By Jim Schutze
By Rachel Watts
By Lauren Drewes Daniels
By Anna Merlan
By Lee Escobedo
By Eric Nicholson
Cash, 44, is a roving, full-time reporter for the daily McCurtain Gazette of Idabel, Oklahoma, in the state's southeast corner. The tiny Gazette, with a Sunday circulation of 8,400 and a news staff of seven, has published dozens of controversial stories by Cash on the Oklahoma City bombing, some of which have scooped the national media.
Cash says he was staying at the Wilburns' house, as he always does when he's in Oklahoma City, on February 28, when the McVeigh confession story first appeared on TV.
"Glenn [Wilburn] and I were sitting in the kitchen, and I looked up--I heard something about McVeigh on the TV, and they were rolling a picture of the [DMN's] Web site," Cash recalls. "I'm thinking, 'What in the fuck is that?' And then there's Stephen Jones on there saying it's a hoax. 'Goddamn sure is a hoax,' I said."
How did Cash know? He claims he saw the so-called "confidential defense reports" a year ago, and knows who concocted them and why.
His explanation involves a private investigator from Conroe, Texas named Richard Reyna. It was Reyna--who has worked for Jones' team---who wrote the phony confession in order to fake out a potential witness and encourage him to talk, Cash says. (Reyna did not return phone calls from the Dallas Observer and makes it his practice never to speak to the media, Cash says.) Stephen Jones, in fact, has supported Cash's version of events, and stated last week that both Reyna and Cash "were familiar with the document."
Cash and Reyna had become buddies while seeking out leads on the bombing, and often traveled together to various centers of neo-Nazi activity--including Elohim City, the white supremacist community in eastern Oklahoma that McVeigh reportedly visited before the bombing. Once the two reached their destination, they'd split up, with Reyna doing his work for the defense team, and Cash pursuing his investigative stories for the McCurtain Gazette. Clearly, this is an unorthodox arrangement for any journalist and has led to accusations that Cash is too cozy with Jones' team.
Cash says Reyna showed him the fake confession while they were driving together one day. "We were on the highway [in Oklahoma], going to visit a group that we visited pretty regularly for a long period of time," Cash recalls. "It was a group of terrorists--neo-Nazis. I was doing research on these people."
Cash says he scanned the document, which he recalls as being several pages long and typewritten, and ribbed Reyna for a few of the clumsy flourishes he'd written in.
"I just skimmed down through the highlights, the different funny things in it," Cash says. "I told Richard his creative juices weren't flowing--because obviously an investigator wouldn't write a report like that. 'He looked into my eyes...' It's a Mickey Spillane kind of thing. I read Mickey Spillane in high school, and it reminded me of that."
Cash specifically recalls reading the "body count" statement that was quoted in Slover's story.
"It has to be exactly what I saw because of the quotes that [Slover] has," Cash says. "The obvious one I remember is the 'body count.' There was another one in there that [the Morning News] didn't print that should have tipped them off that something was screwy."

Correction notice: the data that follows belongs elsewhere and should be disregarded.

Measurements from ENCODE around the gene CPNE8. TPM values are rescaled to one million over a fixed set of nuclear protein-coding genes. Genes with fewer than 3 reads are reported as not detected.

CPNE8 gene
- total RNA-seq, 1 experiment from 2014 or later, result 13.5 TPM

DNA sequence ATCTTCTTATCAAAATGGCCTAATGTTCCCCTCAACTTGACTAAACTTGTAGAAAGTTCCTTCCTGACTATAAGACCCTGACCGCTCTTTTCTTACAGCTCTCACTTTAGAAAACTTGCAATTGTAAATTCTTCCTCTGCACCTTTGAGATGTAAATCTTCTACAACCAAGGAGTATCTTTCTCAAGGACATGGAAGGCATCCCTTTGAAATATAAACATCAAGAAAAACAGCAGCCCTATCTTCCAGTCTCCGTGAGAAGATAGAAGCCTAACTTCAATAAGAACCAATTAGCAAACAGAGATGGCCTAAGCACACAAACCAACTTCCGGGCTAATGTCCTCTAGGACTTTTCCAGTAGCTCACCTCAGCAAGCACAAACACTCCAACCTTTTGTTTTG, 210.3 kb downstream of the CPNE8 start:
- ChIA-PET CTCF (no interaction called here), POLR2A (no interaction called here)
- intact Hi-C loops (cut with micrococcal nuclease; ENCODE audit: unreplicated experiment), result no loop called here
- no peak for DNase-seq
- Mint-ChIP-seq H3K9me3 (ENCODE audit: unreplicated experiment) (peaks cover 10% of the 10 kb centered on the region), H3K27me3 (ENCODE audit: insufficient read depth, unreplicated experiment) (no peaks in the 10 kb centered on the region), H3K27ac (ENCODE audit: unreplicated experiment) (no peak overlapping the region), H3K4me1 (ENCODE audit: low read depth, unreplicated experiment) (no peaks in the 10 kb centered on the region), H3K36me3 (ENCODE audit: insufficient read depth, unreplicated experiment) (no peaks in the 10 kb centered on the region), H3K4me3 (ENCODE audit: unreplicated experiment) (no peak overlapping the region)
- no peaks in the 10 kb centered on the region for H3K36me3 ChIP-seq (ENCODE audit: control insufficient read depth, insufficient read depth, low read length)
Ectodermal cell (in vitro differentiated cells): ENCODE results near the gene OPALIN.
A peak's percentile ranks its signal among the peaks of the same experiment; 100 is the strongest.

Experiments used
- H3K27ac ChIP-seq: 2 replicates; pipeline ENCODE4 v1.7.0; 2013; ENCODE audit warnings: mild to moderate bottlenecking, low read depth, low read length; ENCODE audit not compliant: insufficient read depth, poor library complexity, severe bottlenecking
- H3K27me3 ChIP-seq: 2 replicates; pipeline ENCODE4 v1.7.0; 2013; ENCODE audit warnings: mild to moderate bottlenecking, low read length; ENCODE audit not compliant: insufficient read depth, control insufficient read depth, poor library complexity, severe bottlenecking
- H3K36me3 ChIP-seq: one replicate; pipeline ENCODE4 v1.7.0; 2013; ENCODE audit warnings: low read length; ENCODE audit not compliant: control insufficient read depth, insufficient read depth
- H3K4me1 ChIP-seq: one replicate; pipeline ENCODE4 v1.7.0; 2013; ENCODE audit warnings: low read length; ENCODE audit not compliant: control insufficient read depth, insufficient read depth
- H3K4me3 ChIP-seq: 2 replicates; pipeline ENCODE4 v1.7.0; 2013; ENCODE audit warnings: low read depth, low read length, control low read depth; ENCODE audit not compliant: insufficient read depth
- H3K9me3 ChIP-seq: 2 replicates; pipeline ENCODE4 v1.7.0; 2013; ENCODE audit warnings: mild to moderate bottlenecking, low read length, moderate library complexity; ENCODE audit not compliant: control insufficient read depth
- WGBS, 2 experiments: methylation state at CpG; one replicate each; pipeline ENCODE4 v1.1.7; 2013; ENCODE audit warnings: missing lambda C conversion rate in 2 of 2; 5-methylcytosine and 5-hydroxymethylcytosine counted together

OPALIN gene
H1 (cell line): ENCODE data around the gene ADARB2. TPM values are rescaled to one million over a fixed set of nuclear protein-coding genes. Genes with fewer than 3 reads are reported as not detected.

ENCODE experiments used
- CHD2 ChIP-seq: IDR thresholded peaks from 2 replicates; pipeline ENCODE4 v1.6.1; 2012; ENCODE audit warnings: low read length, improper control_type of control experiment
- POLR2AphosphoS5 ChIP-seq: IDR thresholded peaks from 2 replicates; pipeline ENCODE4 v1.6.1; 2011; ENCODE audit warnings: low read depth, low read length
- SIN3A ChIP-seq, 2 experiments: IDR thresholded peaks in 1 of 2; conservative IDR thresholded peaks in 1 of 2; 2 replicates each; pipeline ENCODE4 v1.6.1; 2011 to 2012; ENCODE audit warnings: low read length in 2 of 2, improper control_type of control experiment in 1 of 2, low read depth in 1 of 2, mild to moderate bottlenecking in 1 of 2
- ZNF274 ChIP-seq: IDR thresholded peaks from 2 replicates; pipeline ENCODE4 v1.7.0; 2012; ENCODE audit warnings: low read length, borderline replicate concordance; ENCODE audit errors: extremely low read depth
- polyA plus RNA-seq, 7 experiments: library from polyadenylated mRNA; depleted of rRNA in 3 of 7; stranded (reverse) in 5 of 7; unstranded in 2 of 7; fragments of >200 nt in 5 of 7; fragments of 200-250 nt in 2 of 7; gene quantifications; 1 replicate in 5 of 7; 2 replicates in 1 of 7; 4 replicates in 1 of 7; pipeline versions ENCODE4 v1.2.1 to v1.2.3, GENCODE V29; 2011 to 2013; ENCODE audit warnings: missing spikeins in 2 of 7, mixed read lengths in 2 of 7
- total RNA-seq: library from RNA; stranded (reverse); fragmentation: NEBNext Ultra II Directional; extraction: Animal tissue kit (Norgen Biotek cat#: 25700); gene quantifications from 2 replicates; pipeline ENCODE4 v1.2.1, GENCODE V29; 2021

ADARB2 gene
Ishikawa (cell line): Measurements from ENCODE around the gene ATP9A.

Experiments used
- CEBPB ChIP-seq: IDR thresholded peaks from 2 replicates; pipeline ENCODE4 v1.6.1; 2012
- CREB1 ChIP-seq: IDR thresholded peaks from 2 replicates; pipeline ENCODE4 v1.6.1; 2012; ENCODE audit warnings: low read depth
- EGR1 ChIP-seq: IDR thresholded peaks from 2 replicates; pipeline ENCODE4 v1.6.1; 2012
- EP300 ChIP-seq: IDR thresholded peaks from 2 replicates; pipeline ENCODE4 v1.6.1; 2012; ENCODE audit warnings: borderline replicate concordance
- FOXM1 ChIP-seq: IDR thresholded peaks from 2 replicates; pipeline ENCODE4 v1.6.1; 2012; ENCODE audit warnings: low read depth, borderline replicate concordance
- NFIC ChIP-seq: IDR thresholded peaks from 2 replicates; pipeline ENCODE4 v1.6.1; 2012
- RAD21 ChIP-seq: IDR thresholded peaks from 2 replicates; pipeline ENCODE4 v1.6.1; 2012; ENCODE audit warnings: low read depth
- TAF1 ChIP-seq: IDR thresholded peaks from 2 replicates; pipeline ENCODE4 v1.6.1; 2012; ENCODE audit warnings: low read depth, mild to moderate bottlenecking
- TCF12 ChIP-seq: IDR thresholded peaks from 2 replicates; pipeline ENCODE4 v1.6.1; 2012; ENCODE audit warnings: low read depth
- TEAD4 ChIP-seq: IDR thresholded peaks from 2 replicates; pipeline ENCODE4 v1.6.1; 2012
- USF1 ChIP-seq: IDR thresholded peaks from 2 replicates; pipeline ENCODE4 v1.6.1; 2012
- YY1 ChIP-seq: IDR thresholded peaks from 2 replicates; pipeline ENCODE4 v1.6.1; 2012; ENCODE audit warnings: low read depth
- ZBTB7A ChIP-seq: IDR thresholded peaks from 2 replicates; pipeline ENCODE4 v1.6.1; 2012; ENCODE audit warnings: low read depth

When asked why Reyna was sharing the document with Cash--a reporter--Cash says, "It was just a fun thing. We were telling war stories, and he said, 'look at this.' And he told me what the game plan was, and that's what it was about."
The game plan, Cash says, was to use the document to lure a witness--Cash won't say who--into talking. "It was to get them to understand that there was an opportunity for them to visit openly and freely--that the client [McVeigh] was gonna do this Patrick Henry thing, the 'silent brotherhood' act," Cash says, referring to McVeigh's willingness, as revealed in the document, to take the fall for the bombing. "It was meant to show them that they were in the clear, and that they could discuss some other matters, and they could show their respect [to McVeigh] and return some favors."
Common sense--as well as the hokey writing--should have let anyone know that Slover couldn't have snagged a legitimate defense document, Cash says.
"If there was a confession document, it's gonna be in Stephen Jones' safe," he says. "It would probably never be reduced to writing, anyway. It wouldn't be scanned into the computer system period. It wouldn't be available. You would have to take a welding torch to the safe."
While the Morning News has made much of Jones' seeming attempts to change his explanation for the documents, Cash insists the defense attorney's story never changed. "I felt real sorry for [Jones]," Cash says. "He knows there's something wrong, because he knows there's no legitimate confession document, period. So he knows it's a hoax, but he doesn't know what it is--it's the Hitler Diaries."
Later on, Cash says, as Jones figured out what Slover had obtained, his statements to the press became more specific, and he identified the document as a phony confession designed to provoke a certain witness--whom The New York Times has reported is Aryan Nations leader Louis Beam.
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